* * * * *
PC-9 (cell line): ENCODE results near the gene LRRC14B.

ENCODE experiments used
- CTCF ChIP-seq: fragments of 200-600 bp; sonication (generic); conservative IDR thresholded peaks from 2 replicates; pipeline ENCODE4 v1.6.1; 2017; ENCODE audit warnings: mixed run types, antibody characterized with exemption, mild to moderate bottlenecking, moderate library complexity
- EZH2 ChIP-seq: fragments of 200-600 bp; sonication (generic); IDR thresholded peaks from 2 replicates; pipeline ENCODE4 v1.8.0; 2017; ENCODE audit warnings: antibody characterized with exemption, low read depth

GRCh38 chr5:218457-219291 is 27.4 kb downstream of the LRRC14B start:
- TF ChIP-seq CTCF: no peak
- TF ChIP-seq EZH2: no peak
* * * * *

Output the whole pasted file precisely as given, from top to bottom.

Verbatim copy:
PC-9 (cell line): ENCODE results near the gene LRRC14B.

ENCODE experiments used
- CTCF ChIP-seq: fragments of 200-600 bp; sonication (generic); conservative IDR thresholded peaks from 2 replicates; pipeline ENCODE4 v1.6.1; 2017; ENCODE audit warnings: mixed run types, antibody characterized with exemption, mild to moderate bottlenecking, moderate library complexity
- EZH2 ChIP-seq: fragments of 200-600 bp; sonication (generic); IDR thresholded peaks from 2 replicates; pipeline ENCODE4 v1.8.0; 2017; ENCODE audit warnings: antibody characterized with exemption, low read depth

GRCh38 chr5:218457-219291 is 27.4 kb downstream of the LRRC14B start:
- TF ChIP-seq CTCF: no peak
- TF ChIP-seq EZH2: no peak